Bill Cosby sexual assault claims 'politically motivated'
Bill Cosby's lawyer has claimed that the sexual assault case against the comedian was politically motivated, brought by a newly-elected district attorney to make good on a campaign pledge.
"What we have is not the effectuation of justice. What we have is the fulfilment of a campaign promise," Monique Pressley said on ABC's Good Morning America.
District attorney-elect Kevin R Steele was not immediately available for comment, his office said.
Cosby, 78, was charged on Wednesday with drugging and sexually assaulting a woman at his suburban Philadelphia home 12 years ago in a case that could send him to prison for up to a decade. He was released on 1 million dollar (£678,000) bail.
The case marks the first time Cosby has been charged with a sex crime after decades of allegations from dozens of women who say they were drugged and violated by the TV star.
He is accused of plying former Temple University employee Andrea Constand with wine and pills - perhaps Benadryl, perhaps quaaludes, prosecutors suggested - and then penetrating her with his fingers while she was unable to move or protest.
Cosby's lawyer disputed the charges, saying Cosby and his accuser had a "consensual adult relationship".
The decision to prosecute came just days before Pennsylvania's 12-year statute of limitations for bringing charges was going to run out. It represents an about-face by the District Attorney's office, which under then-district attorney Bruce Castor declined to charge Cosby in 2005 when Ms Constand first went to police.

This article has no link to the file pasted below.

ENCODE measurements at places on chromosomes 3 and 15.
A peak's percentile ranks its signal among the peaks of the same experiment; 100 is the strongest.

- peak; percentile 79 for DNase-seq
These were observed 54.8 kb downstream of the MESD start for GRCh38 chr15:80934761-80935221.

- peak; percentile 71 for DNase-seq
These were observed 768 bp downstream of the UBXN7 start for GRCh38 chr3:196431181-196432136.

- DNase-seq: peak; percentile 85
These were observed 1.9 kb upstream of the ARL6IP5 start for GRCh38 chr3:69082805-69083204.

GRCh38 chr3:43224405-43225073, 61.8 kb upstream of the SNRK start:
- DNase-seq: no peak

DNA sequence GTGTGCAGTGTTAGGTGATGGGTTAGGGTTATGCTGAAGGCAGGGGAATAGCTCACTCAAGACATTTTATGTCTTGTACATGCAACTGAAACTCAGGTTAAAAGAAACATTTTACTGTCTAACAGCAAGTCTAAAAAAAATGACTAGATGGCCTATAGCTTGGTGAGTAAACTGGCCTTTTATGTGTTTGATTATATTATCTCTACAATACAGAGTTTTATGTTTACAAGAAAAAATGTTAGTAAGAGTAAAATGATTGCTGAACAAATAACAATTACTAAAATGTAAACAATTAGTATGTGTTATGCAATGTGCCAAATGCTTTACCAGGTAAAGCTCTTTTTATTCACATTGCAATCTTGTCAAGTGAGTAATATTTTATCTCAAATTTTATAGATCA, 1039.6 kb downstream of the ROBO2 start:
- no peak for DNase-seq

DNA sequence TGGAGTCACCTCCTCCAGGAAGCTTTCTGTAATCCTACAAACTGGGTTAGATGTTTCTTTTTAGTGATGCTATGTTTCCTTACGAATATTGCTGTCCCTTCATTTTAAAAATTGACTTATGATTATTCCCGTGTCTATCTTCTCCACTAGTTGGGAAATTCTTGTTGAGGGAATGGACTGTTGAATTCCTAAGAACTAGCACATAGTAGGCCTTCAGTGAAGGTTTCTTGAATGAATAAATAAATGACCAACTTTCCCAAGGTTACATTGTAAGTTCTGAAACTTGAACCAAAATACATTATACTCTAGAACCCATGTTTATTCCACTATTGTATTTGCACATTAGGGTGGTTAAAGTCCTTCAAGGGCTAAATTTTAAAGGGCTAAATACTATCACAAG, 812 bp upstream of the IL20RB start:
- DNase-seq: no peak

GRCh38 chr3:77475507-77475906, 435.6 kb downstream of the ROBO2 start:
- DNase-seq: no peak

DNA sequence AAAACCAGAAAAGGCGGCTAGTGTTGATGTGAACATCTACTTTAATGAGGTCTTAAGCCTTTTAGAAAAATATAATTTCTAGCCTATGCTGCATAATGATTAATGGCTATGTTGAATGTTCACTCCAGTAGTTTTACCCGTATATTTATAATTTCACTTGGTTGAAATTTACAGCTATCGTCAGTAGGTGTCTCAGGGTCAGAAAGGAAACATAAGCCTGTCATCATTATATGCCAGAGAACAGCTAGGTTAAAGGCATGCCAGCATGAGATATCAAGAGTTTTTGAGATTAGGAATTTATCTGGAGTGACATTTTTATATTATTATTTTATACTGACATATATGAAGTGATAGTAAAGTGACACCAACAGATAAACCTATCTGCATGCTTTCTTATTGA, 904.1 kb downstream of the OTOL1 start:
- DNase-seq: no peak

Mr Castor tried to reclaim his job as district attorney in the November election but lost to Mr Steele in a hotly-contested race in which the Cosby case played a central role.
Mr Steele - who takes over next week - attacked Mr Castor during the campaign for not prosecuting Cosby, running an ad that said: "Bruce Castor was not looking out for the victims."
But Mr Steele never said what he would do if he were elected.
After the charges came down, Cosby's lawyer accused Mr Steele of "playing political football" with Cosby's life. She told morning network shows that Mr Steele made a promise and had to make good on it before the statute of limitations ran out.
Prosecutors reopened the case over the summer after damaging evidence from Mr Constand's lawsuit against Cosby was unsealed by a judge at the request of The Associated Press.
Among other things, Cosby admitted obtaining quaaludes to give to women he wanted to have sex with. But he said he never gave them such drugs without their knowledge.
The release of the evidence set off a torrent of allegations from other women that all but destroyed Cosby's good-guy image.
"Reopening this case was not a question. Rather, reopening this case was our duty as law enforcement officers," Mr Steele said in announcing the charges.
Ms Constand, who is now 42 and lives in Toronto, welcomed the charges, said her lawyer, Dolores Troiani. "She feels that they believe her, and to any victim, that is foremost in your mind: Are people going to believe me?" Ms Troiani said.
On Wednesday, Cosby, holding a cane, walked slowly and unsteadily into court on the arms of his lawyers, tripping on a curb as he made his way into the building. Inside, he seemed to have trouble seeing the paperwork and finding the place to sign, and his lawyers helped him hold the pen.
Cosby also faces a raft of defamation and sexual-abuse lawsuits filed in Massachusetts, Los Angeles and Pennsylvania. But in nearly every case, it is too late to file criminal charges.
One exception: a 2008 case involving a model at the Playboy Mansion in Los Angeles. It is still under investigation by police.
A key question if the Pennsylvania case goes to trial is whether the judge will allow evidence from some of those other accusers to show a pattern of "bad acts".
The judge could decide such evidence would be unfair to Cosby.